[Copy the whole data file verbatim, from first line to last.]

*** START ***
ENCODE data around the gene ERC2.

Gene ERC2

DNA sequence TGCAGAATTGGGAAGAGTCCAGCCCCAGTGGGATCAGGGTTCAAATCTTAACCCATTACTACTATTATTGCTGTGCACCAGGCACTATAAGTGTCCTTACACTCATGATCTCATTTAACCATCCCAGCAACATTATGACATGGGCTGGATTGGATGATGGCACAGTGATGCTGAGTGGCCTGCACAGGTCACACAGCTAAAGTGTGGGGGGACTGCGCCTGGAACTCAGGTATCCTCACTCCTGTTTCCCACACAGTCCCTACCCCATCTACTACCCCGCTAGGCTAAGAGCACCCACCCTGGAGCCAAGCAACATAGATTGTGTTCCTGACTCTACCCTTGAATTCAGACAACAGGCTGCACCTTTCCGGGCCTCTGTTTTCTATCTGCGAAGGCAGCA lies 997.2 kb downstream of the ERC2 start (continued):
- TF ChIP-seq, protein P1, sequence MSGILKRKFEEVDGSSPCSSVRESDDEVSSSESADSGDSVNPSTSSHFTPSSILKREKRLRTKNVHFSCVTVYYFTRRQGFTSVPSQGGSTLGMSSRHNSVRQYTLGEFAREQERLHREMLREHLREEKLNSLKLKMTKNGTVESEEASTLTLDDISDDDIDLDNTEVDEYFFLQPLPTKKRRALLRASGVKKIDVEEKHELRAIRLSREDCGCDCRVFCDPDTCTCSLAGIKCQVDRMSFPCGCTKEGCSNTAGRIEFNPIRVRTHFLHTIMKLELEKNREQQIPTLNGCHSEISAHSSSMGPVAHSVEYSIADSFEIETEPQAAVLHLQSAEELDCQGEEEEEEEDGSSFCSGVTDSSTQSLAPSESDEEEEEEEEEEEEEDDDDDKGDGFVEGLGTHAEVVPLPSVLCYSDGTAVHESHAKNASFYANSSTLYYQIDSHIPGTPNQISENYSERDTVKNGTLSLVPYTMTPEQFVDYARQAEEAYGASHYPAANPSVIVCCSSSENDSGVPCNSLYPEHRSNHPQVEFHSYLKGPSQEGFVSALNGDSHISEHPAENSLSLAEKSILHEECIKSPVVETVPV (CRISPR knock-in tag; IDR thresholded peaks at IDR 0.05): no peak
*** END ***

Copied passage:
ENCODE data around the gene ERC2.

Gene ERC2

DNA sequence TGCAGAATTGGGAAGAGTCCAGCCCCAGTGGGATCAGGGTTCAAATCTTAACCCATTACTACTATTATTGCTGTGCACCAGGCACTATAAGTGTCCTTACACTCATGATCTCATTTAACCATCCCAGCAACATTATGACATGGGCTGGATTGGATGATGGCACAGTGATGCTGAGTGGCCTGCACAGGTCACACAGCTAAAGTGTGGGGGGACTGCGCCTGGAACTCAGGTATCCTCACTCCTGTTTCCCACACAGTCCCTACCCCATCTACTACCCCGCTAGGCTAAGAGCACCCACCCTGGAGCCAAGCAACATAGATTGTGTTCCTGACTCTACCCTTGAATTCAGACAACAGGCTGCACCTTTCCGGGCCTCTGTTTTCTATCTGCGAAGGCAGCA lies 997.2 kb downstream of the ERC2 start (continued):
- TF ChIP-seq, protein P1, sequence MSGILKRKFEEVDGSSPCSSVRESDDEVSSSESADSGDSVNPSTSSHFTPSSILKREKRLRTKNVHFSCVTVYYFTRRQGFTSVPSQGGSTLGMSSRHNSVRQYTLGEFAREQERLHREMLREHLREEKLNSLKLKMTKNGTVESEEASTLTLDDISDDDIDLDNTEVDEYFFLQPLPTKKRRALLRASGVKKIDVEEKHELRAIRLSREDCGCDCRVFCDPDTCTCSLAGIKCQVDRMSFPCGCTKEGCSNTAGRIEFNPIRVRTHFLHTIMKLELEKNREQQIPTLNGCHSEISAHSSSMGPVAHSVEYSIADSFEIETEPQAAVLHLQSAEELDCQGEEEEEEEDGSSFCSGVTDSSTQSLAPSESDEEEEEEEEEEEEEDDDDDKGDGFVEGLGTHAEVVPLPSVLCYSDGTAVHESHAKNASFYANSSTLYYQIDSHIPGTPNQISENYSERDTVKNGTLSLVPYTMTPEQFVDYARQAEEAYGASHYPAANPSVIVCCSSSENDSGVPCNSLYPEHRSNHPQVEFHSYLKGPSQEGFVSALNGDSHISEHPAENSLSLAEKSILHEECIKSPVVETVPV (CRISPR knock-in tag; IDR thresholded peaks at IDR 0.05): no peak